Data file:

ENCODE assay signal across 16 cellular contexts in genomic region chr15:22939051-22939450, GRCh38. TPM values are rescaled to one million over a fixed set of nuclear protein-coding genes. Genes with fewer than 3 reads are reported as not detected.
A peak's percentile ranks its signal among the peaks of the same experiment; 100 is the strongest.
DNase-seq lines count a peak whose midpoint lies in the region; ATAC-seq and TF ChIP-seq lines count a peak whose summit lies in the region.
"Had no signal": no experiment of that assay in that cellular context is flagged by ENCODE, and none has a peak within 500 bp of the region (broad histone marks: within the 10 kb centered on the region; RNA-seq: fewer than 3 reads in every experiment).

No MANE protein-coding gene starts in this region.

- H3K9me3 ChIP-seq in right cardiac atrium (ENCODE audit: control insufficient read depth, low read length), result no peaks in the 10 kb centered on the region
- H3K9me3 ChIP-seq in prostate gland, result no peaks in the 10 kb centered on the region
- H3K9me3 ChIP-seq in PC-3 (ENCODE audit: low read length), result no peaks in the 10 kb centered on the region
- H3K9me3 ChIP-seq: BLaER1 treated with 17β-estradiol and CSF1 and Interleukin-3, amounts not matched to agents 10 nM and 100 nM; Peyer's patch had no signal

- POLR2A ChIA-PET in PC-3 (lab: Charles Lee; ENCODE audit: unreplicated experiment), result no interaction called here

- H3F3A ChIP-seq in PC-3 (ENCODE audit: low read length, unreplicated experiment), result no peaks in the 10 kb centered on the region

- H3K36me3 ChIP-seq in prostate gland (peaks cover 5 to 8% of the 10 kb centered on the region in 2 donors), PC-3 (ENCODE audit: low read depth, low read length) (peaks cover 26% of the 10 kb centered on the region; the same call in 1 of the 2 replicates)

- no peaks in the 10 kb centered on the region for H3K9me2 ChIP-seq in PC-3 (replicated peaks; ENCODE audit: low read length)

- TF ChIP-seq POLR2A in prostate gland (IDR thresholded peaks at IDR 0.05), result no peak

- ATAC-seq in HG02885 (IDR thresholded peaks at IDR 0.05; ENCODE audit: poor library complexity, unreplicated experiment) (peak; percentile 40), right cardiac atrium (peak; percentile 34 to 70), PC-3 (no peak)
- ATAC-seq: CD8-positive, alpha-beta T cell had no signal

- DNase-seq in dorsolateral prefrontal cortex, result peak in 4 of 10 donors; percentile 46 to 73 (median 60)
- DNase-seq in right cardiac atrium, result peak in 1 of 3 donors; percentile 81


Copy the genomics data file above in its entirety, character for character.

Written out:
ENCODE assay signal across 16 cellular contexts in genomic region chr15:22939051-22939450, GRCh38. TPM values are rescaled to one million over a fixed set of nuclear protein-coding genes. Genes with fewer than 3 reads are reported as not detected.
A peak's percentile ranks its signal among the peaks of the same experiment; 100 is the strongest.
DNase-seq lines count a peak whose midpoint lies in the region; ATAC-seq and TF ChIP-seq lines count a peak whose summit lies in the region.
"Had no signal": no experiment of that assay in that cellular context is flagged by ENCODE, and none has a peak within 500 bp of the region (broad histone marks: within the 10 kb centered on the region; RNA-seq: fewer than 3 reads in every experiment).

No MANE protein-coding gene starts in this region.

- H3K9me3 ChIP-seq in right cardiac atrium (ENCODE audit: control insufficient read depth, low read length), result no peaks in the 10 kb centered on the region
- H3K9me3 ChIP-seq in prostate gland, result no peaks in the 10 kb centered on the region
- H3K9me3 ChIP-seq in PC-3 (ENCODE audit: low read length), result no peaks in the 10 kb centered on the region
- H3K9me3 ChIP-seq: BLaER1 treated with 17β-estradiol and CSF1 and Interleukin-3, amounts not matched to agents 10 nM and 100 nM; Peyer's patch had no signal

- POLR2A ChIA-PET in PC-3 (lab: Charles Lee; ENCODE audit: unreplicated experiment), result no interaction called here

- H3F3A ChIP-seq in PC-3 (ENCODE audit: low read length, unreplicated experiment), result no peaks in the 10 kb centered on the region

- H3K36me3 ChIP-seq in prostate gland (peaks cover 5 to 8% of the 10 kb centered on the region in 2 donors), PC-3 (ENCODE audit: low read depth, low read length) (peaks cover 26% of the 10 kb centered on the region; the same call in 1 of the 2 replicates)

- no peaks in the 10 kb centered on the region for H3K9me2 ChIP-seq in PC-3 (replicated peaks; ENCODE audit: low read length)

- TF ChIP-seq POLR2A in prostate gland (IDR thresholded peaks at IDR 0.05), result no peak

- ATAC-seq in HG02885 (IDR thresholded peaks at IDR 0.05; ENCODE audit: poor library complexity, unreplicated experiment) (peak; percentile 40), right cardiac atrium (peak; percentile 34 to 70), PC-3 (no peak)
- ATAC-seq: CD8-positive, alpha-beta T cell had no signal

- DNase-seq in dorsolateral prefrontal cortex, result peak in 4 of 10 donors; percentile 46 to 73 (median 60)
- DNase-seq in right cardiac atrium, result peak in 1 of 3 donors; percentile 81